Growing up in Brighton, England, I would see them strutting brazenly down the streets between the tattoo parlor, the art house cinema and the sleazy end of the Pier.
Dr. Martens shoes.
Not boots; those were the signifiers of skinheads and so-called Bovver Boys -- no, the Dr. Martens shoes were the ones I coveted.
They were everywhere. Dr. Martens on the feet of the emancipated ones, the art students from Liverpool and cineastes from Glasgow. Glorious lace-up shiny, sometimes purple, usually black, counter-culture statements with those confident chunky soles that meant you could run when something bad happened. And in Brighton, England, at the sleazy end of the Pier, something bad was always just about to happen.
But I was still at school and so forced to wear regulation brown monstrosities or, in the summer, the ill-fitting slip-on that was not quite a ballet shoe and certainly not a chic little Chanel pump. I lusted after the Dr. Martens three-eyelet 1461 brand black shoes with the sewn (never glued) Z welt-stitch attached to the air-cushioned sole.
I caught the train to London and went to Camden Market. I remember lurking outside the original Dr. Martens store and just staring longingly at the people-in-DMs who were free of school rules and having their own life and taking photographs in bed of their lovers on Sunday mornings.
My desire for Dr. Martens was, of course, a yearning to grow up; or, more accurately, to reach 19 and stay there forever.
When I got to London University, I was ready for my first pair. I bought them at Shellys in Covent Garden because I was too scared to buy anything in Camden Market. Shellys had two long glass displays of Dr. Martens and they had marginally friendlier shop assistants than elsewhere. I bought the shoes and put them on and didn't intend to take them off again, except to sleep.
After five minutes, they cut into my ankles and made them bleed. I was thrilled. It was an initiation rite. I staggered to the chemist on the corner and bought First Aid supplies. Then, I went to Vidal Sassoon and signed up to be a hair model at their Academy. Within days, my long, (badly streaked) blonde hair was hacked off into a sleek black Louise Brooks 1920s bob.
I got my nose pierced with a tiny blue (fake) diamond and bought wire-framed John Lennon glasses with blue lenses and a long black leather coat in homage to the cult movie Withnail & I.
London was intoxicating and I had the look. I belonged. My Dr. Martens told the world I was Different. I had no idea who I was, but by wearing those shoes, I knew that everything would be alright, eventually.
My best friend was doing work experience at ELLE UK. She snagged us invitations to the end of the decade party by Iain. R. Webb, then-Fashion Director for the magazine. We decided to be Ironic (because we didn't own anything expensive or chic or of-the-moment). We both wore little black dresses, long pearls twisted around our necks and left hanging down our backs -- and matching Dr. Marten black shoes. It was an exhilarating night. We sashayed past the paparazzi as if we owned the night. Some people took our picture. Others remarked on how brilliant we had been to match LBD, pearls and DMs. I wore nothing else to parties for a decade as a result.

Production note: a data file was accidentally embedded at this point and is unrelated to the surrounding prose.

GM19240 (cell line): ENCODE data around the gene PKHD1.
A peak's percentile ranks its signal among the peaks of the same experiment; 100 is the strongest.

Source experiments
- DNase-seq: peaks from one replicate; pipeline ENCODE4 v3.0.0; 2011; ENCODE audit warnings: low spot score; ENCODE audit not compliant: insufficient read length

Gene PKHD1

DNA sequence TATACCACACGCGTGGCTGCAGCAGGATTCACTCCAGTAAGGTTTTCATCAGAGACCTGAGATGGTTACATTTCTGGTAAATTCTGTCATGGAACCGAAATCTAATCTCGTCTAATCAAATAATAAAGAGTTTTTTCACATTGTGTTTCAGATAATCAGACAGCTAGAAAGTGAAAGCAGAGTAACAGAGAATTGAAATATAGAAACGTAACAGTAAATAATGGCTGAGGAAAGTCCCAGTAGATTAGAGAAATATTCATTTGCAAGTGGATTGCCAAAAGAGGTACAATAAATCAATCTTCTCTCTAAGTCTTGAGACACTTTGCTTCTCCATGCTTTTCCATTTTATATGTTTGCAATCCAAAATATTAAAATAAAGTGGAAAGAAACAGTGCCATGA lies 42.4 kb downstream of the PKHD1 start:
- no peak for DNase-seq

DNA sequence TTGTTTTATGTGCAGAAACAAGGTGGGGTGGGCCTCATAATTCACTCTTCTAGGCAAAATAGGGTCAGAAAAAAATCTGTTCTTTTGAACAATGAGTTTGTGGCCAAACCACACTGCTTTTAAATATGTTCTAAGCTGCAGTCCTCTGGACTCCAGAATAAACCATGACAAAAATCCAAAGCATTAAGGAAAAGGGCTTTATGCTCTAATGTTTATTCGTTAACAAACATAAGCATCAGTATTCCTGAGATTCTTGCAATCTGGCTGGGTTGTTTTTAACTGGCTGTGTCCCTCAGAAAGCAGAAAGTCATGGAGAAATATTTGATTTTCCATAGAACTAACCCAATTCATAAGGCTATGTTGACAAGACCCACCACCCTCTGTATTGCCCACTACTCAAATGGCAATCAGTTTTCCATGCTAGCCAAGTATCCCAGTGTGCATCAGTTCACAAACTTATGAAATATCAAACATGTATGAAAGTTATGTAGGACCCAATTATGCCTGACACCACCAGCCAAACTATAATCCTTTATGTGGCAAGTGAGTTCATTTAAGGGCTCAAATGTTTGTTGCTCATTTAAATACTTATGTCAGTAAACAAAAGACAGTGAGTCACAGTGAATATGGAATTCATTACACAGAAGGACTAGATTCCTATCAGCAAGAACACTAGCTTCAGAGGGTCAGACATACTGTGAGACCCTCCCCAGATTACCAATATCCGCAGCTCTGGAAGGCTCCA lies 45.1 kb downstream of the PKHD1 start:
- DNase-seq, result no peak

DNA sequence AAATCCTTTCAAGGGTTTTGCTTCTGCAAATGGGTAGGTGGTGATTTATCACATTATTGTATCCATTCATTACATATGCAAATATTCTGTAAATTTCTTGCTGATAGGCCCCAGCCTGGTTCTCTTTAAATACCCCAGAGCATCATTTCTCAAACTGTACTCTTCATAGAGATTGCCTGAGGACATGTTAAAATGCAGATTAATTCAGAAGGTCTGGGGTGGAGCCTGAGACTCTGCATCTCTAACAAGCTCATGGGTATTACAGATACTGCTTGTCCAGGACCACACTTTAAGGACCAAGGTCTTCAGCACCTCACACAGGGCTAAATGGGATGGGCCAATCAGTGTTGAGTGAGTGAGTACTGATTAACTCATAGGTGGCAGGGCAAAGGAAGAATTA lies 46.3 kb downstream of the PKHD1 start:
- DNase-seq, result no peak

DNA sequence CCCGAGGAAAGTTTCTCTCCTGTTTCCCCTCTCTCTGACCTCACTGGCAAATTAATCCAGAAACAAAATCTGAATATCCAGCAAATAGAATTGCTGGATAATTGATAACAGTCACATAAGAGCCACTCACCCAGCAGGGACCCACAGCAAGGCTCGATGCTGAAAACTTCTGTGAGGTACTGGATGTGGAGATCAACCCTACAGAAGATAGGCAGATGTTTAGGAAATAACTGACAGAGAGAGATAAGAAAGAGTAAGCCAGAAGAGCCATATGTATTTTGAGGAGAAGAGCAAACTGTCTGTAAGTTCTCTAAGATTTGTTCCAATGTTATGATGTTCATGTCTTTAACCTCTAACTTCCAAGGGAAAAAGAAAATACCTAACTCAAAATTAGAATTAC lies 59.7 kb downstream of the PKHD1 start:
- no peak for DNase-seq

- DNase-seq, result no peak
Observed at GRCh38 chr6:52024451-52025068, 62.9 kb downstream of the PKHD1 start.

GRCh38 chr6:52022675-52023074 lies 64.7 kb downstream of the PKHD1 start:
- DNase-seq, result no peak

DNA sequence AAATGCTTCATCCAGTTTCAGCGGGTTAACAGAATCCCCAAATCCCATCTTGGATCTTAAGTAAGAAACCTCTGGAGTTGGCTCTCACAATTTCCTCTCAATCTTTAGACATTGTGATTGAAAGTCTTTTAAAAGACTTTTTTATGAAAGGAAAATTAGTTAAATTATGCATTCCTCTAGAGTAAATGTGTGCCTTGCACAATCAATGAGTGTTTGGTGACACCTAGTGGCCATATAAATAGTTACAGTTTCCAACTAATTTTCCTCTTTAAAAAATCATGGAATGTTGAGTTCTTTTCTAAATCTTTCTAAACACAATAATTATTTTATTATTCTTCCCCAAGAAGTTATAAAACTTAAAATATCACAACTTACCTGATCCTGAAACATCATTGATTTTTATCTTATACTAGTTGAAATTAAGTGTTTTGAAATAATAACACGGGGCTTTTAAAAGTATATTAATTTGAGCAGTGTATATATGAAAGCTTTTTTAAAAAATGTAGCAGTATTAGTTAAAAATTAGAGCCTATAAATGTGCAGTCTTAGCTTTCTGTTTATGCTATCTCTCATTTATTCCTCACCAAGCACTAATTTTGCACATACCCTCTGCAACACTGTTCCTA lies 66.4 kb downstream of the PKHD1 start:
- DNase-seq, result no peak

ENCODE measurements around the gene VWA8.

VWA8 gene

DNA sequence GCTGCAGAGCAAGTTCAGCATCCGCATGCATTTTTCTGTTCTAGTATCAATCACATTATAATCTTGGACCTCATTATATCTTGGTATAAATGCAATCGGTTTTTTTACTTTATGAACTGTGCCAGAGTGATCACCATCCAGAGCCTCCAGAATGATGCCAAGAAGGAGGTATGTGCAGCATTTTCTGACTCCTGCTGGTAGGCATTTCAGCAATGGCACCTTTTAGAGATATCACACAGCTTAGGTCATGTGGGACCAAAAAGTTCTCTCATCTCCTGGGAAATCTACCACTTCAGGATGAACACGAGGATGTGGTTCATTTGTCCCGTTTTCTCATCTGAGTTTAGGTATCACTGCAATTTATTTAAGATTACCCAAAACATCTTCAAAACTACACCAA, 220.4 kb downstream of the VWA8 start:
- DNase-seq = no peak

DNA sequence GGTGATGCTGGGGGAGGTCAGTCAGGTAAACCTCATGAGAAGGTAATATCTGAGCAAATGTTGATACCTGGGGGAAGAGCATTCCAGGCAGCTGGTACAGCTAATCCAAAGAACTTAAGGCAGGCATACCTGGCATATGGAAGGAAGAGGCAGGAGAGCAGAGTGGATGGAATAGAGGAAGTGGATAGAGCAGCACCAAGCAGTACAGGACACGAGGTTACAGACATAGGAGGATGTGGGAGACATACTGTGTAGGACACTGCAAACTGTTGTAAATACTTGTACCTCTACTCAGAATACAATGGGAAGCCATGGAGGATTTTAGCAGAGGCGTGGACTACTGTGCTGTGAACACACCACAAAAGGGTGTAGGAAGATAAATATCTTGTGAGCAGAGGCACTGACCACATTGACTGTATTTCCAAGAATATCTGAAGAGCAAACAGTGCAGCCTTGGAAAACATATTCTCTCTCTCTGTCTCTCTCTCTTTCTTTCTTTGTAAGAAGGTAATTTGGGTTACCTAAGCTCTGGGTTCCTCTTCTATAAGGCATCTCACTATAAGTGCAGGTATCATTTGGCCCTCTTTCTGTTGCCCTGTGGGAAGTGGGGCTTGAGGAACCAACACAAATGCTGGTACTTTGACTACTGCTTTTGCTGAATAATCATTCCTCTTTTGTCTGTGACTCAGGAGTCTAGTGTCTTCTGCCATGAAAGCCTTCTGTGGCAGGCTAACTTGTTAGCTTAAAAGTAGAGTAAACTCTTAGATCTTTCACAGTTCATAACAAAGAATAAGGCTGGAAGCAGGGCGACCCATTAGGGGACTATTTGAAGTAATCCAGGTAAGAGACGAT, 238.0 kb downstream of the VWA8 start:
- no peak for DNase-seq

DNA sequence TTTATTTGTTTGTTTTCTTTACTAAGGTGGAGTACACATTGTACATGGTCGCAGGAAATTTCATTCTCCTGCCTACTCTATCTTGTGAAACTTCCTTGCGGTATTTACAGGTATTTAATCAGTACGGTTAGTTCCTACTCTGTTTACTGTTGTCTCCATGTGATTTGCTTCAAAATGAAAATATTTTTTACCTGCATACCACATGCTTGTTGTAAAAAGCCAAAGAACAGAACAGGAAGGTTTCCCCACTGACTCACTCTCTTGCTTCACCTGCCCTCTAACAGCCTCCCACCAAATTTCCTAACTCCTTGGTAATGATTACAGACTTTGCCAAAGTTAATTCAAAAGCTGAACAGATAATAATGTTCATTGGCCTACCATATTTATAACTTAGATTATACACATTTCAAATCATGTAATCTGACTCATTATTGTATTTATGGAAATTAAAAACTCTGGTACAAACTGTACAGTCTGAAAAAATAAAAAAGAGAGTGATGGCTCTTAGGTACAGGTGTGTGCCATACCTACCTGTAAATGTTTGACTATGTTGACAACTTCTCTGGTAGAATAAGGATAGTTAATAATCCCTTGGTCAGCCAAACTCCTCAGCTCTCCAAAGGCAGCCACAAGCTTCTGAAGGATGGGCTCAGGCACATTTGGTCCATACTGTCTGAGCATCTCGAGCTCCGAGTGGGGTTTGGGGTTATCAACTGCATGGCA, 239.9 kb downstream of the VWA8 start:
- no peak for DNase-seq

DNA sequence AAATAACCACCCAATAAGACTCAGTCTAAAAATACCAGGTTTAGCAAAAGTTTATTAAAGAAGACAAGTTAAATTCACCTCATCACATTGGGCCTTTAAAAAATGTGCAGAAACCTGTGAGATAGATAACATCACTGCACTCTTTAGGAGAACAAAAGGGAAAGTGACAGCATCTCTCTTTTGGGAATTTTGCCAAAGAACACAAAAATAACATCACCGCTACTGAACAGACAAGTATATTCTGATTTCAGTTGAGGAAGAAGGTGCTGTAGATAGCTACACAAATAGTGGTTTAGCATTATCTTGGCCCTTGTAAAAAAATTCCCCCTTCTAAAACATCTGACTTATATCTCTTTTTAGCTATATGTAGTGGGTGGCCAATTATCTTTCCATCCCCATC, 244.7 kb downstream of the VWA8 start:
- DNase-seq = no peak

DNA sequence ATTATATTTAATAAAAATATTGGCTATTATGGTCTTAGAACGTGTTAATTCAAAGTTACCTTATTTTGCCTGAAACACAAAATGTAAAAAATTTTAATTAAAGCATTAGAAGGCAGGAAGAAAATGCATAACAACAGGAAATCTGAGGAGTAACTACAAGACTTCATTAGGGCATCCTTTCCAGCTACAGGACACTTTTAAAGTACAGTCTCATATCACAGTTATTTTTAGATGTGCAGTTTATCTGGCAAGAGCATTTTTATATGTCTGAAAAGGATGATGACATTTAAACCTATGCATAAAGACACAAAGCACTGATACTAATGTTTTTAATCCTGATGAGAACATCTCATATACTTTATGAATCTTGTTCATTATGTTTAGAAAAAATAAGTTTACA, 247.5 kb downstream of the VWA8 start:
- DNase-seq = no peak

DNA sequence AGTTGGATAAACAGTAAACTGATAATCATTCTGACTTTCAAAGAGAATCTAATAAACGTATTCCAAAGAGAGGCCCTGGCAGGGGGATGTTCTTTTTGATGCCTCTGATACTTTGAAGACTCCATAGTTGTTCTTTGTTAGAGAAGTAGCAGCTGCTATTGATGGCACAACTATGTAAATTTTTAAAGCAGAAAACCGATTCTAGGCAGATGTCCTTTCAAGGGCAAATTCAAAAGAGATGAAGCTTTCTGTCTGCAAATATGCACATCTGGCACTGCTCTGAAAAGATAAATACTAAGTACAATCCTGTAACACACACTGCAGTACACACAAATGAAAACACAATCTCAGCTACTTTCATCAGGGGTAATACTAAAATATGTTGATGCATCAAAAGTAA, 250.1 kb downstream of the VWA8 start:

Then, one Christmas, I went to visit my grandparents. I wore my Dr. Martens, of course. My grandfather and I were left in the living room after lunch looking through photographs. Suddenly, he glanced at my feet.
"Are those Dr. Martens?" he said, with some surprise.
I muttered "Yes," wondering how the hell he knew.
So much for discovering a counter culture. To me they had signified freedom, flair, disobedience and a refusal to play the girly-girl game. Apparently, Dr. Martens stood for something else. Good honest working-class men -- postmen, factory workers and the like -- had been wearing them since 1960. I was so confused. I thought I had found my tribe. But he had this glint in his eye. I realized he was rather proud of me for being original.
As the years went on, I kept buying new pairs of DMs. I moved from London to Los Angeles, and then to New York. I tried the boots, but I'm just not tall enough to carry them off. The black patent leather ones got me through chic fashion parties in Milan and Paris.
During my fancy suit jobs in NYC, I saw the disapproval in people's eyes when they reached my feet and, I'll admit it, I loved it. From time to time, I tried to quit my obsession with Dr. Martens. But I can't. I'm 45 years old (*coughs*) now. And every time I look at my feet, I get a tiny thrill, just like I did the first time. Dr. Martens made me belong. They made me part of something bigger than I am.
Over the years they've walked me through so many chapters, relationships and even a health crisis or two. I'll never forget my head bowed, unlacing them as I tried not to cry, while a nurse handed me a hospital gown. Then I walked down the corridor, in flimsy paper slippers, feeling utterly helpless, got onto a gurney, and waited to go in for a major surgery.
Almost two years ago, I decided to walk away from my corporate career back in Manhattan and start a new life on the Other Coast. There was something delightfully daring about emerging at LAX, big dark glasses on, jacket slung over my arm, rebelliously scuffed Dr. Martens on my feet.
The other day, I bumped into a friend with her teenage daughter.
"Are those Dr. Martens?" the teen girl said, looking up at my feet in astonishment.
I smiled back at her. "They sure are."
She exhaled in admiration. Apparently, Dr. Martens are still an indication of something else. And I'm still tickled pink to be part of whatever that is.